The last step is to add our CMSConnectionString to the App settings, this is done through the Azure Portal -> your Azure Function -> Configuration -> New Application Settings, set the name to “CMSConnectionString” and the value to your Azure SQL connection string.

Domain and License Key

Do not forget that Kentico Xperience license still runs off the domain, so once you have your azure App going, you may want to also configure a custom Domain / SSL Certificate and add a license for that domain.

Database Considerations and Firewall Rules

Your Database needs to be accessible to your Azure Function, this means your database should be hosted in Azure SQL.   Since there are many tutorials on deploying your database to azure, I will not go into detail on getting your database in Azure.  However, there IS something specific to Azure Function usage that you need to be aware of, and that's Firewall rules.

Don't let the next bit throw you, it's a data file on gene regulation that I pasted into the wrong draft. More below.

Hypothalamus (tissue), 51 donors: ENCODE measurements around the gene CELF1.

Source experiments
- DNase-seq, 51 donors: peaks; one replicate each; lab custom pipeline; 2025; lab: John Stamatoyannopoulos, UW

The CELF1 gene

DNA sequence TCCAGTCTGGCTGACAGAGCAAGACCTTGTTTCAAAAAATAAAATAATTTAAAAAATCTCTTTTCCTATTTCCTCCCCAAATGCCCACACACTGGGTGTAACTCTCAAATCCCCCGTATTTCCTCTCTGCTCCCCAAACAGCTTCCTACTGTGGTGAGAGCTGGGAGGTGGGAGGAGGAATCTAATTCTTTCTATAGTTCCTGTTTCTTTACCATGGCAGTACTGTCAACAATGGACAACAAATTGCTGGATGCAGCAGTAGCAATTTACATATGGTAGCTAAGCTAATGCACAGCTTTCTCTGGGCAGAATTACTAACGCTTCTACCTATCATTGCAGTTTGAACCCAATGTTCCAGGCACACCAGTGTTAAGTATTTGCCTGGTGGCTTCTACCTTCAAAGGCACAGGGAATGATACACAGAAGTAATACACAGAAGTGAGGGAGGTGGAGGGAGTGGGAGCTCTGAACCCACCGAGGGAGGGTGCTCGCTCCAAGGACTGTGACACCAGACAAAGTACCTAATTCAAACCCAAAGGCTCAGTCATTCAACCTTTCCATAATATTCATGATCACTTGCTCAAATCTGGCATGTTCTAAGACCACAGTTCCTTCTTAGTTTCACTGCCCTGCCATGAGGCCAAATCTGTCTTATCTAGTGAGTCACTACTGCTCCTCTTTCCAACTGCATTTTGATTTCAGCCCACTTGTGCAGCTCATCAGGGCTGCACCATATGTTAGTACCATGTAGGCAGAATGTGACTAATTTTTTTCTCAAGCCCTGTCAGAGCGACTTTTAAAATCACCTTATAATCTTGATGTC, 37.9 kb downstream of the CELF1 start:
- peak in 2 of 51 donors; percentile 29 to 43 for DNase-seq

When you deploy the normal Azure Functions (non-premium), you do not have a Static IP address for your functions, which makes setting up an open connection from Azure Functions to your Database a bit tricky.  There are ways to make Virtual networks and such, however, to keep things simple, any Azure Function you set up does have a list of possible IP addresses it can send from.
To Find your Azure Function Possible Ips, go to…

https://resources.azure.com -> Subscriptions ->  [Expand your Subscription] -> Providers -> Microsoft.Web -> Sites